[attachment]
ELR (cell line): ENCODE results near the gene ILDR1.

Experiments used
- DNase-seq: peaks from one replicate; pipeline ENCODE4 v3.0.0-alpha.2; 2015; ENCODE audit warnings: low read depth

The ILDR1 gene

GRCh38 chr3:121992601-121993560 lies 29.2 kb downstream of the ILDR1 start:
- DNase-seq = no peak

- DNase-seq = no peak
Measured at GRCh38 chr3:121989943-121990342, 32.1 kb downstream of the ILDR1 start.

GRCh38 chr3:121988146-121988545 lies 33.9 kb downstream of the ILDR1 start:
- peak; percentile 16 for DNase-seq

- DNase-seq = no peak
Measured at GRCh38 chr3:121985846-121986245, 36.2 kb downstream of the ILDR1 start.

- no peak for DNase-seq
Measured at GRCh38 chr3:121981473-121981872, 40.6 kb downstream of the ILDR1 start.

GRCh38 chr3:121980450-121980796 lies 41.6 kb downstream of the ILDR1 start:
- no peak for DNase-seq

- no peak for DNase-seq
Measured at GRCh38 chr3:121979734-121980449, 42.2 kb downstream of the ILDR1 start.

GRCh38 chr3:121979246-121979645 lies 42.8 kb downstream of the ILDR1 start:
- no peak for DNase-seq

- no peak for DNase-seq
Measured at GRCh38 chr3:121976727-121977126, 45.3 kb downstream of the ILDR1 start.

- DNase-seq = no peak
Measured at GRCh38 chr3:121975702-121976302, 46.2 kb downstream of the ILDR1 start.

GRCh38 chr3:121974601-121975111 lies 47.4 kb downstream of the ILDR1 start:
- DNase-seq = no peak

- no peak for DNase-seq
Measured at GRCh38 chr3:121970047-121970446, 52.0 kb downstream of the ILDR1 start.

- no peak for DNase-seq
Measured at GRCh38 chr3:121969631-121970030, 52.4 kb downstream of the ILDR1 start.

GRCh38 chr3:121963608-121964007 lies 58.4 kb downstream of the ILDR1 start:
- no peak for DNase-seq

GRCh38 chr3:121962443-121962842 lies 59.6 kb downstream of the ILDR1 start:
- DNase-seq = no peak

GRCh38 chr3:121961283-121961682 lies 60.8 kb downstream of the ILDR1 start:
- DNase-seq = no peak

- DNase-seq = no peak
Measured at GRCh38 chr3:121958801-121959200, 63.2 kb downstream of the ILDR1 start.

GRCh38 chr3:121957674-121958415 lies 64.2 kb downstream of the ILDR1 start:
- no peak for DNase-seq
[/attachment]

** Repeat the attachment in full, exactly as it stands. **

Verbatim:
ELR (cell line): ENCODE results near the gene ILDR1.

Experiments used
- DNase-seq: peaks from one replicate; pipeline ENCODE4 v3.0.0-alpha.2; 2015; ENCODE audit warnings: low read depth

The ILDR1 gene

GRCh38 chr3:121992601-121993560 lies 29.2 kb downstream of the ILDR1 start:
- DNase-seq = no peak

- DNase-seq = no peak
Measured at GRCh38 chr3:121989943-121990342, 32.1 kb downstream of the ILDR1 start.

GRCh38 chr3:121988146-121988545 lies 33.9 kb downstream of the ILDR1 start:
- peak; percentile 16 for DNase-seq

- DNase-seq = no peak
Measured at GRCh38 chr3:121985846-121986245, 36.2 kb downstream of the ILDR1 start.

- no peak for DNase-seq
Measured at GRCh38 chr3:121981473-121981872, 40.6 kb downstream of the ILDR1 start.

GRCh38 chr3:121980450-121980796 lies 41.6 kb downstream of the ILDR1 start:
- no peak for DNase-seq

- no peak for DNase-seq
Measured at GRCh38 chr3:121979734-121980449, 42.2 kb downstream of the ILDR1 start.

GRCh38 chr3:121979246-121979645 lies 42.8 kb downstream of the ILDR1 start:
- no peak for DNase-seq

- no peak for DNase-seq
Measured at GRCh38 chr3:121976727-121977126, 45.3 kb downstream of the ILDR1 start.

- DNase-seq = no peak
Measured at GRCh38 chr3:121975702-121976302, 46.2 kb downstream of the ILDR1 start.

GRCh38 chr3:121974601-121975111 lies 47.4 kb downstream of the ILDR1 start:
- DNase-seq = no peak

- no peak for DNase-seq
Measured at GRCh38 chr3:121970047-121970446, 52.0 kb downstream of the ILDR1 start.

- no peak for DNase-seq
Measured at GRCh38 chr3:121969631-121970030, 52.4 kb downstream of the ILDR1 start.

GRCh38 chr3:121963608-121964007 lies 58.4 kb downstream of the ILDR1 start:
- no peak for DNase-seq

GRCh38 chr3:121962443-121962842 lies 59.6 kb downstream of the ILDR1 start:
- DNase-seq = no peak

GRCh38 chr3:121961283-121961682 lies 60.8 kb downstream of the ILDR1 start:
- DNase-seq = no peak

- DNase-seq = no peak
Measured at GRCh38 chr3:121958801-121959200, 63.2 kb downstream of the ILDR1 start.

GRCh38 chr3:121957674-121958415 lies 64.2 kb downstream of the ILDR1 start:
- no peak for DNase-seq